The main theme in the novel entitled The Edible Woman by Margaret Atwood is consumerism. To consume, as defined by The American Heritage Dictionary of the English Language is "To take in as food; eat or drink up. To expend; use up. To purchase (goods or services) for direct use or ownership. To waste; squander. To destroy totally; ravage. To absorb; engross." Consumerism is demonstrated throughout the novel in a variety of ways, some more subtle than others. One of the more subtle, yet most common ways Atwood displays this theme is through predator and prey imagery. Marian subconsciously sees Peter, her fiancé, as well as certain other people that surround her as predators of various types, and often sees herself as the prey. She also has an outsider's view of her roommate, Ainsley, preying on Leonard Slank in a strategic scheme to produce a child.
The most obvious of the predators who have their sights set on Marian is her boyfriend/fiancé, Peter. While dining with Marian, Len and Ainsley, Peter tells a story about hunting vermin and how he killed and gutted a rabbit. Marian creates an image in her head of Peter gathered "with a group of friends, those friends whom [she] had never met...their faces clearly visible in the sunlight that fell in shafts down through the anonymous trees, splashed with blood, the mouths wrenched with laughter. [She] couldn't see the rabbit" (The Edible Woman p. 75). She finds herself crying and goes to the bathroom. Locked in the cubicle, she describes the toilet paper as "crouched in there with [her], helpless and white and furry, waiting passively for the end" (p. 75). She identifies with the rabbit in the story, and could not see it in her mind because, subconsciously, she is the rabbit. Later on the same evening, Peter proposes to Marian. Looking at him, she sees "his face strangely shadowed, his eyes gleaming like an animal's in the beam from a car headlight. His stare was intent, faintly ominous" (p. 89). She sees him,...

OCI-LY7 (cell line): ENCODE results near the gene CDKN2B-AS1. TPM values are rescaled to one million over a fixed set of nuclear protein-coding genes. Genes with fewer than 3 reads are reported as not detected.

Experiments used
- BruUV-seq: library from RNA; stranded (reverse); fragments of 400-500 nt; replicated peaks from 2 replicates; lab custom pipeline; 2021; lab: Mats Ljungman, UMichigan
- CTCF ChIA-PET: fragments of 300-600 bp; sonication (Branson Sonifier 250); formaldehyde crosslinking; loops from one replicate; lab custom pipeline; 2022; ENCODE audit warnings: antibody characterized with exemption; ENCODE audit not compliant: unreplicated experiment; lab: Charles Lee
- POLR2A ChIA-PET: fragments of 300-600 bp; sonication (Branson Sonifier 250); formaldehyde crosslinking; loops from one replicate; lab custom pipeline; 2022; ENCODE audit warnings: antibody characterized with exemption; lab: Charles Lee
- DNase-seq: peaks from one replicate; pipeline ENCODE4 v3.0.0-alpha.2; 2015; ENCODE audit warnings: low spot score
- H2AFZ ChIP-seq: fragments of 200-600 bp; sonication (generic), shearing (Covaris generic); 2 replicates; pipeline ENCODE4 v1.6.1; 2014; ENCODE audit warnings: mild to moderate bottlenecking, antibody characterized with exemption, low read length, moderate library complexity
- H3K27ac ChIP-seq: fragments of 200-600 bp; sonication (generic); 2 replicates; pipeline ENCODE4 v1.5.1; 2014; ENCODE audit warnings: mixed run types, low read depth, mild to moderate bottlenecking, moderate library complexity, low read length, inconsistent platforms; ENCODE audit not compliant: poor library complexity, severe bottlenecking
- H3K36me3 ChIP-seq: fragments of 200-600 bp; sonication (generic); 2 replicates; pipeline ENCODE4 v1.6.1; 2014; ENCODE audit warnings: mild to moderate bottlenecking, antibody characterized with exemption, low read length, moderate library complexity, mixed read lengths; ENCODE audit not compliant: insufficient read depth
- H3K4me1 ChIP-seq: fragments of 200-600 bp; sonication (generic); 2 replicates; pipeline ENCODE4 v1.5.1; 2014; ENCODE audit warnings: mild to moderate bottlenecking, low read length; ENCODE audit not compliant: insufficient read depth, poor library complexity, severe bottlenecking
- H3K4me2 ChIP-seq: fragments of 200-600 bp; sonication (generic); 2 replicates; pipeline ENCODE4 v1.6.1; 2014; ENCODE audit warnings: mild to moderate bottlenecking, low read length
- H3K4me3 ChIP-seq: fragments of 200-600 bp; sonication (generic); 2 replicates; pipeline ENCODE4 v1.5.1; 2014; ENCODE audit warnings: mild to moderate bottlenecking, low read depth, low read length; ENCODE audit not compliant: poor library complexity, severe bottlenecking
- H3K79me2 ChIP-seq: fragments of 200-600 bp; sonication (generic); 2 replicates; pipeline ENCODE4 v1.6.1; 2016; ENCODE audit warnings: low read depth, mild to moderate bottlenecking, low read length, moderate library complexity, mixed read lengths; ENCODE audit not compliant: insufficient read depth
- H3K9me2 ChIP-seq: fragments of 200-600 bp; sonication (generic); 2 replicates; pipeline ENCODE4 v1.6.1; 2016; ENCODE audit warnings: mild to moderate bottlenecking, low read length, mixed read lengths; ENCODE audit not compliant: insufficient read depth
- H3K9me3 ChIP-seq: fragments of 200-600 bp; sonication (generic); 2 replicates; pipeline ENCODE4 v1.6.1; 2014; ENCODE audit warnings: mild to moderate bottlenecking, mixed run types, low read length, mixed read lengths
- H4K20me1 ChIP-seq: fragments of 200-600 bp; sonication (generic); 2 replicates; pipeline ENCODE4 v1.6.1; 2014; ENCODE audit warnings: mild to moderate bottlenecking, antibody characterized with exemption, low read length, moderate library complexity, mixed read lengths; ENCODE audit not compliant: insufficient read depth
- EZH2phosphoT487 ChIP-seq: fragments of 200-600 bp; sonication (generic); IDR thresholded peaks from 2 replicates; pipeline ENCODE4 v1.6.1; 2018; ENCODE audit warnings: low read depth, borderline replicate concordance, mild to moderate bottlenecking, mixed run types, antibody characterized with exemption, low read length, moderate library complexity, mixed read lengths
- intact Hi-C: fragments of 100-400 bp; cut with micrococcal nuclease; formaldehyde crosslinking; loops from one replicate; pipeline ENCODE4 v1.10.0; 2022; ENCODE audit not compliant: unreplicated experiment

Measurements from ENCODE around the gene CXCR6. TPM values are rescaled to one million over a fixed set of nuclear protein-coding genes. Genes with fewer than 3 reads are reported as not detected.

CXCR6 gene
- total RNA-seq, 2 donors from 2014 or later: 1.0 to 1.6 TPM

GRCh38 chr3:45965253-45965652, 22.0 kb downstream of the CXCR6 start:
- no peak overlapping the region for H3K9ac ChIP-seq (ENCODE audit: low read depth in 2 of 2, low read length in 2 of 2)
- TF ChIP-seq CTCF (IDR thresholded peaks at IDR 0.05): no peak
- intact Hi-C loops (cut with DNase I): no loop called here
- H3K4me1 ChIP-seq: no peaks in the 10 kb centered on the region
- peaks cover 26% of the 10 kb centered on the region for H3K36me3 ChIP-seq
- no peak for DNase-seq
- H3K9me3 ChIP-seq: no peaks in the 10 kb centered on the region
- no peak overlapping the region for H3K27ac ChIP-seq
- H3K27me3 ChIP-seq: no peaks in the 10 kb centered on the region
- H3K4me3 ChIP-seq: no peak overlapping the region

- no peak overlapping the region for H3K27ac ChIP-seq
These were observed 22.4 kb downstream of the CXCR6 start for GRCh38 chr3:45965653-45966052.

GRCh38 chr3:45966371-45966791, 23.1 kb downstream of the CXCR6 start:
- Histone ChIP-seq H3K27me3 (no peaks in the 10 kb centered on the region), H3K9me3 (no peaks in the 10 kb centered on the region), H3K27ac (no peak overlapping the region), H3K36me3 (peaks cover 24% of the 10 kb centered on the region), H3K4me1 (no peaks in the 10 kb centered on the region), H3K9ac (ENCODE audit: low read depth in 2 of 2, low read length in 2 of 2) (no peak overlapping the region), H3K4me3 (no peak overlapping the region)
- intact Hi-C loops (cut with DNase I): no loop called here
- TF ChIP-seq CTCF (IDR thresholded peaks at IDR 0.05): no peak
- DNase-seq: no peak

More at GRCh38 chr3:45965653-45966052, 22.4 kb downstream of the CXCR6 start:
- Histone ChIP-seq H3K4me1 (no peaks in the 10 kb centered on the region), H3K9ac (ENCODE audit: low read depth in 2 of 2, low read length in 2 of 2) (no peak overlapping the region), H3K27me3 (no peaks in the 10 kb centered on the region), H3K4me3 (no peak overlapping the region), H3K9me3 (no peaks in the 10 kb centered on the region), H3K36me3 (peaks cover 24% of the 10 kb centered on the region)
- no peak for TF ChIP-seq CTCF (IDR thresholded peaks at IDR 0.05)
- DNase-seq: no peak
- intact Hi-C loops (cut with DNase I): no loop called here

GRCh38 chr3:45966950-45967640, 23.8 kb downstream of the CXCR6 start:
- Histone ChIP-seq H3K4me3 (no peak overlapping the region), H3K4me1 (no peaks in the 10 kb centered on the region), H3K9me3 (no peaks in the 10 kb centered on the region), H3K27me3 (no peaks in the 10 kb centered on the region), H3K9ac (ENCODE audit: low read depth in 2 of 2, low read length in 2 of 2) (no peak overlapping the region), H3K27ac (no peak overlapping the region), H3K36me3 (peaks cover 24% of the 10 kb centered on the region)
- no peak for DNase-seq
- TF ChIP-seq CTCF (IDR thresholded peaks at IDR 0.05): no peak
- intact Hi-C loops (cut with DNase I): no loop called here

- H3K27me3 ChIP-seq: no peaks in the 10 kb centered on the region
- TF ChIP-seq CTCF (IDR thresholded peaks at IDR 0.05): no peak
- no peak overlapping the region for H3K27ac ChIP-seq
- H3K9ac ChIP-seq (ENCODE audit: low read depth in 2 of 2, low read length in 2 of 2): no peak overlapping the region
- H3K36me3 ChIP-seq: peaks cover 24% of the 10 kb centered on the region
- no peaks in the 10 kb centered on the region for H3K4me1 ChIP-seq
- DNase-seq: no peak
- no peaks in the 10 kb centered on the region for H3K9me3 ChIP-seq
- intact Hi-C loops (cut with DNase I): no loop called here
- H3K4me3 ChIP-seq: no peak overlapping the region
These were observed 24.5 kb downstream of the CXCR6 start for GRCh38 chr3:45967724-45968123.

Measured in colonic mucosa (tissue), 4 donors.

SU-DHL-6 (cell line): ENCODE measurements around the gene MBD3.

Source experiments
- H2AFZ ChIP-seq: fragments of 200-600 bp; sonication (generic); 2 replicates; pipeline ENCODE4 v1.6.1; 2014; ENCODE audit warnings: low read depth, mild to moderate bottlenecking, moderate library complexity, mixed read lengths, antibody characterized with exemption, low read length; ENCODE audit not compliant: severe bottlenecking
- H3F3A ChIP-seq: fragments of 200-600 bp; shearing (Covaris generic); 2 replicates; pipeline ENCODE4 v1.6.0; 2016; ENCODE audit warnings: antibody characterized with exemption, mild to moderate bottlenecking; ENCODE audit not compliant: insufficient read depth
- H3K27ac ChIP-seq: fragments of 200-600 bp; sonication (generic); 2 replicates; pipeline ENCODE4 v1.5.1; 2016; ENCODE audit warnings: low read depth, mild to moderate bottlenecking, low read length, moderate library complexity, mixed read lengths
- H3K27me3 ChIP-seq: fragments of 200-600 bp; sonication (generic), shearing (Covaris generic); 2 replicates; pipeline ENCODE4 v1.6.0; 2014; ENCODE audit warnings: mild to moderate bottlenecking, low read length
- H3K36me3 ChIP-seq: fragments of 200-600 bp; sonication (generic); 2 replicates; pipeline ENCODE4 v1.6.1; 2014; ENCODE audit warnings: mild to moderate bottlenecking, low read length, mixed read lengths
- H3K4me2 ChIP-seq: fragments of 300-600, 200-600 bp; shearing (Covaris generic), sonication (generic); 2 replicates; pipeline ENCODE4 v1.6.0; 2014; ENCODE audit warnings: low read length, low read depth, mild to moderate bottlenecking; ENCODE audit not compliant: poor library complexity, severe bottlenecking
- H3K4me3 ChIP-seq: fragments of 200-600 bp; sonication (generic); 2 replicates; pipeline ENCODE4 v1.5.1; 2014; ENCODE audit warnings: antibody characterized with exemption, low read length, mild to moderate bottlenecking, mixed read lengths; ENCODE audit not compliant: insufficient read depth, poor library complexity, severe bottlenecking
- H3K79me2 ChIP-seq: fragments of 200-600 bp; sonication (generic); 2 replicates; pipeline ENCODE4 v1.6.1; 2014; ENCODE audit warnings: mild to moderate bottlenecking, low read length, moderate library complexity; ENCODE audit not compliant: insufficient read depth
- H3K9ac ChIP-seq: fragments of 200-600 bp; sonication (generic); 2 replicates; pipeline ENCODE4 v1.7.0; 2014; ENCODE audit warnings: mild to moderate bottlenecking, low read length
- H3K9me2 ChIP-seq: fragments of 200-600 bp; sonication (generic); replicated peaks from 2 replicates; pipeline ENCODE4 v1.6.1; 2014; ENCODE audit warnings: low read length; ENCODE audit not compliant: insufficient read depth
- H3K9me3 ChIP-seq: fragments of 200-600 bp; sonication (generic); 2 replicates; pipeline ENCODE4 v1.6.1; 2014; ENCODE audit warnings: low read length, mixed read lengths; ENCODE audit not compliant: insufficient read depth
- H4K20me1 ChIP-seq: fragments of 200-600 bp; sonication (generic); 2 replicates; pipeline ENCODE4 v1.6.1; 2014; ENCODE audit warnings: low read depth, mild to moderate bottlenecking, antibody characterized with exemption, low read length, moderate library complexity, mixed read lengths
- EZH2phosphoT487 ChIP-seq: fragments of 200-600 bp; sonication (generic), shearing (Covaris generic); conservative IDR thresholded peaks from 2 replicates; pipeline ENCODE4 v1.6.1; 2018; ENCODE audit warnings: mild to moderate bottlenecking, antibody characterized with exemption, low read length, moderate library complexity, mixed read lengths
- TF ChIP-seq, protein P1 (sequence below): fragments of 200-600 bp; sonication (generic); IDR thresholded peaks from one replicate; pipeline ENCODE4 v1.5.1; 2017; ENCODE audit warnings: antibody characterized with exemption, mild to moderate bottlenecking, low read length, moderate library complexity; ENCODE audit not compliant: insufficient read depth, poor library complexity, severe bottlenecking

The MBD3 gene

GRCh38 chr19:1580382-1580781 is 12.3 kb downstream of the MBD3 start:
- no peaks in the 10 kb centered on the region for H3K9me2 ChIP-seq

Bibliography: Atwood, M. The Edible Woman. Toronto: The Canadian Publishers, 1969.
The American Heritage Dictionary of the English Language. Houghton Mifflin Company, 2000
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